the battle for wondla, by tony diterlizzi, wrapped up the wonder series, a world-encompassing dystopian saga about the decline and rebirth of humanity alongside a huge array of new life that came to earth from another planet. more about finding one's place in the universe than three's take down of a tyrannical government, this one led readers to the end of eva nine's journey and on three-hundred years into the future. not every resolution made a lot of sense (what exactly became of loroc?), but i give the series points for sheer uniqueness.

image (c) nickelodeon

>> started something new to balance out the two endings. yes, season three of korra has begun and i have seen the first three episodes! it's good, you guys, really good. things are heading in a very interesting direction, and there's a promising amount of intrigue from the latest jaunt to ba sing se. i can't wait to see where things are headed!


>> fell in material love with the colorstay gel envy line of nail polish from revlon. i'm not hugely passionate about manicures and polish, but occasionally it is fun to have a little color on my tips. who can resist having a little of their favorite color peeking out at the world?


so another forth if july has come and gone. i spent mine enjoying barbecue and lemonade, followed by relaxing on the beach with knitting and fireworks. lovely. it's about as hot as the surface of venus here, as you'd expect, meaning the the season of hunkering down in the ac, enjoying some chilled beverages, and reading and/or watching good geeky stuff. and conveniently enough, the new season of anime is poised to start this very weekend! new sailor moon, you guys. i can't wait.


engauging

first off, thanks go to last post's commenters for saying lovely things about the hive shawl despite my bitching about it for no good reason.

it is a lovely shawl (really, you should knit one) and it's not the pattern's fault that i disregarded my personal gauge and instead used the recommended needle size, knowing FULL-WELL i knit tightly. it's all on me. i look forward to wearing it once i've got a pin to hold it on, which should be purchased by month's end.

the take-away message of hive was clear: consider your gauge. do not ignore your personal knitting quirks and blithely believe the "most, not all" guidelines will work for you.

it's a message i intend to internalize in my next daring venture, the midsummer aran from interweave knits summer 2013.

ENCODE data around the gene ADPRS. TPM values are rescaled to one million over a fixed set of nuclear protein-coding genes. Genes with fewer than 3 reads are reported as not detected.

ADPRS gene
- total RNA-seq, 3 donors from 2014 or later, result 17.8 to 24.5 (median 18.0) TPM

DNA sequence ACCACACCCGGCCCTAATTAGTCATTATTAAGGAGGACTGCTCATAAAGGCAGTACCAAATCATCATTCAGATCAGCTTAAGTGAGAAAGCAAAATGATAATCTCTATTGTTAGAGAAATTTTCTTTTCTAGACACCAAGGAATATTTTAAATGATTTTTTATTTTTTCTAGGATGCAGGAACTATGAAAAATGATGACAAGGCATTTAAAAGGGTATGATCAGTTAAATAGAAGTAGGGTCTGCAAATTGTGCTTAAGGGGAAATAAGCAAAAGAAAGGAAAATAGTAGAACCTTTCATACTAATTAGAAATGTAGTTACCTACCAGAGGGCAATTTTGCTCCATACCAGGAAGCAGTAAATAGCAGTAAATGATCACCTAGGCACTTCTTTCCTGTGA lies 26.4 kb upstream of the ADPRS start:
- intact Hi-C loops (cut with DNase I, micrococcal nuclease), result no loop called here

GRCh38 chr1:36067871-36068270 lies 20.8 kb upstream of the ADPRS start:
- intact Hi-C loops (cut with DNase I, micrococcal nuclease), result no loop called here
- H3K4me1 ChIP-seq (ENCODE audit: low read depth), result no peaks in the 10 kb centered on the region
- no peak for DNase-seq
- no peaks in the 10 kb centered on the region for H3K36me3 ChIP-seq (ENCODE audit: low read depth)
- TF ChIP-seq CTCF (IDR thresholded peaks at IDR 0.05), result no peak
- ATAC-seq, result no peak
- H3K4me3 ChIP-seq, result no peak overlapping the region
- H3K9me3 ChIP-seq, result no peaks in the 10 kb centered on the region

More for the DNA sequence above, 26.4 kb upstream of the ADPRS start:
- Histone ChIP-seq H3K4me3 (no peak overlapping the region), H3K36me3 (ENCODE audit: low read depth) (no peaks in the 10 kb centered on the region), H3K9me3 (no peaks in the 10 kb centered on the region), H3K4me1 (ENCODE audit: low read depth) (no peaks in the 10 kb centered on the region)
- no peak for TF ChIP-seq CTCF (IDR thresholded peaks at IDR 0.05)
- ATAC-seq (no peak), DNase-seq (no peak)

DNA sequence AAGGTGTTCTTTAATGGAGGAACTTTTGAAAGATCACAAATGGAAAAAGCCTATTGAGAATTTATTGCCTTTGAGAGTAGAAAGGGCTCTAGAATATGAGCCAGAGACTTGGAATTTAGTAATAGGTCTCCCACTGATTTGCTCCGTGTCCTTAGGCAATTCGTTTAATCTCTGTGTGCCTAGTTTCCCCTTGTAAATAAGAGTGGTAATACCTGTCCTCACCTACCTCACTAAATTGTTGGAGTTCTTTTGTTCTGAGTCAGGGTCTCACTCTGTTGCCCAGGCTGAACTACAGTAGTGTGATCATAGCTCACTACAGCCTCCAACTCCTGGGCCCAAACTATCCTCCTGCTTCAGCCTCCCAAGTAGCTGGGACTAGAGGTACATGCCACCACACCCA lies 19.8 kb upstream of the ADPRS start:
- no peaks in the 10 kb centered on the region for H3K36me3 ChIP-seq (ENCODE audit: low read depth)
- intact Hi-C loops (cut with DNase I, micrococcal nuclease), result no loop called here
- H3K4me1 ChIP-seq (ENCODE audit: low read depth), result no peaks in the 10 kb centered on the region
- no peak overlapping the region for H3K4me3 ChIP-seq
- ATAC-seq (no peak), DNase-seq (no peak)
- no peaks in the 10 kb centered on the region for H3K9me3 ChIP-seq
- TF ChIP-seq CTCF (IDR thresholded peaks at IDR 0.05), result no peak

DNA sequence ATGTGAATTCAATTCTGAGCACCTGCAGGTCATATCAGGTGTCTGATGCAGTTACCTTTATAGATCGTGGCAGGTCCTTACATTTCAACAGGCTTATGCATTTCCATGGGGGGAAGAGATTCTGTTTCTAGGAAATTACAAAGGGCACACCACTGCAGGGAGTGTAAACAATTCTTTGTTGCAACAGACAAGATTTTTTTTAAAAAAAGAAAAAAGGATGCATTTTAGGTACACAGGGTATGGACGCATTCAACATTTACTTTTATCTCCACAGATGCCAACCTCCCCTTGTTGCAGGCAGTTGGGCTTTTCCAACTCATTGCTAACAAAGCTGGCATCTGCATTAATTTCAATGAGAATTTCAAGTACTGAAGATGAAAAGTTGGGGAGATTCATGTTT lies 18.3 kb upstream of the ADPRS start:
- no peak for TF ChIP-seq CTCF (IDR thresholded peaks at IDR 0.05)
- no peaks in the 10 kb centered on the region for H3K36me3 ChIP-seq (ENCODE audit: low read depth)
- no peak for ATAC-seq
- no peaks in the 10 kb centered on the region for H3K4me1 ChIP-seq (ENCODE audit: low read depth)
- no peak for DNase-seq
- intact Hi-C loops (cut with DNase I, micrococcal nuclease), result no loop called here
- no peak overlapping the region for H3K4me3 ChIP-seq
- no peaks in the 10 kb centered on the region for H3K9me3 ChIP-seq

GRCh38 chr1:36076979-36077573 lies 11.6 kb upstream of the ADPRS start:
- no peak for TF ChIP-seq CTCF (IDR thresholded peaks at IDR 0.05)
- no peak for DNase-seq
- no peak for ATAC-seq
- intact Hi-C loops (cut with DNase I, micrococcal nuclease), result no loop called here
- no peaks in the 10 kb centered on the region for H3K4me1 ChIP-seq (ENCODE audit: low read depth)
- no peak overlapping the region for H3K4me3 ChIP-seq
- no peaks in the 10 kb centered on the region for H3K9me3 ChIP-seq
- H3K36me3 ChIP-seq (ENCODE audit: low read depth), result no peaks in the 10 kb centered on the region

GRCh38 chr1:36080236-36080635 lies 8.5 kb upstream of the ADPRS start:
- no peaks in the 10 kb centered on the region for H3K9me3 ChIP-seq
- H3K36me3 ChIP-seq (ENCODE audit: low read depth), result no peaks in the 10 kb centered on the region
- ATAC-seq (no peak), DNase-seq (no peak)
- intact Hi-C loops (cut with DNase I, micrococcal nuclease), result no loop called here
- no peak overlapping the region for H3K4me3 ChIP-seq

image (c) interweave knits

okay, i may be a bit high on the crazy in leaping into this particular pattern; while beautiful, it's no secret that other knitters have found it challenging. there's lace, there're cables, there's several charts to keep track of, and apparently the yoke instructions are confusing: everything a knitter needs to go positively batshit. still, i'm doing it.

so, like a "good" knitter, i completed a decent-sized swatch using the larger sized needles, as recommended. about six inches long and two inches tall, i felt it would accurately reflect my gauge when measured. the desired gauge was 22 stitches/4 inches. my gauge was 30 stitches/4 inches.

eight entire stitches off. how that happens, i do not know. i showed the bf, he measured, got the same result. we pondered my options for a while, but ultimately it came down to this: there was no way i would be getting gauge for this sweater. 22 stitches/4 inches? maybe on a us size 10, but i wouldn't want a sweater to be that loose, especially if it's mostly lace to begin with. gauge as recommended simply wasn't happening.

this moment of clarity and acceptance meant one thing: math was needed. and herein was another moment where the bf showed his quality. math involving ratios is not my strong suit. the idea of reducing measurements by a percent makes sense in theory, but i tend to go the wrong way and wind up with something 45% larger rather than 55% smaller. not a useful superpower for when precision is needed, so it fell to the bf to save the day.

by his calculations, my gauge dictated that i would need to knit a sweater approximately 33% larger than the size i intended to make. thus, i will be attempting the 47.75 inch bust and hoping to the mathematicians of yore that everything works out.

it should work out; he did this same thing for me when i made the featherweight cardigan, and that fits so well...it should work out; he did this same thing for me when i made the featherweight cardigan, and that fits so well...it should work out; he did this same thing for me when i made the featherweight cardigan, and that fits so well!

all this exposition results in my latest cast on: 270 stitches on us 3 needles, which needs to be knit in k1p1 rib for over two inches.

the challenge begins.


xmas? what xmas?